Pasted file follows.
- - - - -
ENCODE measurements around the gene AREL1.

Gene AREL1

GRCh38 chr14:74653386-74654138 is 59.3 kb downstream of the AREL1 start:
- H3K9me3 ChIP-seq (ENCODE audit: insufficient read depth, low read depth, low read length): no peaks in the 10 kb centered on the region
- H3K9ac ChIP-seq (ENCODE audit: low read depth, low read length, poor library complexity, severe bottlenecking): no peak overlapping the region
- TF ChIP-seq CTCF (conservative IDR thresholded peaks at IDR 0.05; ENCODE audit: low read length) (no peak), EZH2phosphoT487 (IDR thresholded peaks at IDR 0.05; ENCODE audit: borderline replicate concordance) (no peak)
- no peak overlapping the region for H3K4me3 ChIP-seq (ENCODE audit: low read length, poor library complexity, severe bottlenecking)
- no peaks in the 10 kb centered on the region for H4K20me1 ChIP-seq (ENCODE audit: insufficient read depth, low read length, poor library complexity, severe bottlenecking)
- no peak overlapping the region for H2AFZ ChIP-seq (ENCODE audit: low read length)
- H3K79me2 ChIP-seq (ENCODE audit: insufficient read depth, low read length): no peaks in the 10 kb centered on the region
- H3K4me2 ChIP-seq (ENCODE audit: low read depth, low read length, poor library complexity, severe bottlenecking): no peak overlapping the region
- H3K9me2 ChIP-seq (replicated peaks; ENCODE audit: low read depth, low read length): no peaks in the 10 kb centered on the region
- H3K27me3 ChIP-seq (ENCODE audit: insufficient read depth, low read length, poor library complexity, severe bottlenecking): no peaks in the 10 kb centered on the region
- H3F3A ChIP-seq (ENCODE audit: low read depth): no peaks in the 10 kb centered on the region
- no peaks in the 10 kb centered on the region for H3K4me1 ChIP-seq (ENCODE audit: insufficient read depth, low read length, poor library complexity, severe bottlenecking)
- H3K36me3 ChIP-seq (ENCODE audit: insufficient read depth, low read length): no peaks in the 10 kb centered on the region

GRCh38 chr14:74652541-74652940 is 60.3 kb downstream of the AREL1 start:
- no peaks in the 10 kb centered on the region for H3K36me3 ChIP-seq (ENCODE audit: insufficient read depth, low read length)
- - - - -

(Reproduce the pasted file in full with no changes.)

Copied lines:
ENCODE measurements around the gene AREL1.

Gene AREL1

GRCh38 chr14:74653386-74654138 is 59.3 kb downstream of the AREL1 start:
- H3K9me3 ChIP-seq (ENCODE audit: insufficient read depth, low read depth, low read length): no peaks in the 10 kb centered on the region
- H3K9ac ChIP-seq (ENCODE audit: low read depth, low read length, poor library complexity, severe bottlenecking): no peak overlapping the region
- TF ChIP-seq CTCF (conservative IDR thresholded peaks at IDR 0.05; ENCODE audit: low read length) (no peak), EZH2phosphoT487 (IDR thresholded peaks at IDR 0.05; ENCODE audit: borderline replicate concordance) (no peak)
- no peak overlapping the region for H3K4me3 ChIP-seq (ENCODE audit: low read length, poor library complexity, severe bottlenecking)
- no peaks in the 10 kb centered on the region for H4K20me1 ChIP-seq (ENCODE audit: insufficient read depth, low read length, poor library complexity, severe bottlenecking)
- no peak overlapping the region for H2AFZ ChIP-seq (ENCODE audit: low read length)
- H3K79me2 ChIP-seq (ENCODE audit: insufficient read depth, low read length): no peaks in the 10 kb centered on the region
- H3K4me2 ChIP-seq (ENCODE audit: low read depth, low read length, poor library complexity, severe bottlenecking): no peak overlapping the region
- H3K9me2 ChIP-seq (replicated peaks; ENCODE audit: low read depth, low read length): no peaks in the 10 kb centered on the region
- H3K27me3 ChIP-seq (ENCODE audit: insufficient read depth, low read length, poor library complexity, severe bottlenecking): no peaks in the 10 kb centered on the region
- H3F3A ChIP-seq (ENCODE audit: low read depth): no peaks in the 10 kb centered on the region
- no peaks in the 10 kb centered on the region for H3K4me1 ChIP-seq (ENCODE audit: insufficient read depth, low read length, poor library complexity, severe bottlenecking)
- H3K36me3 ChIP-seq (ENCODE audit: insufficient read depth, low read length): no peaks in the 10 kb centered on the region

GRCh38 chr14:74652541-74652940 is 60.3 kb downstream of the AREL1 start:
- no peaks in the 10 kb centered on the region for H3K36me3 ChIP-seq (ENCODE audit: insufficient read depth, low read length)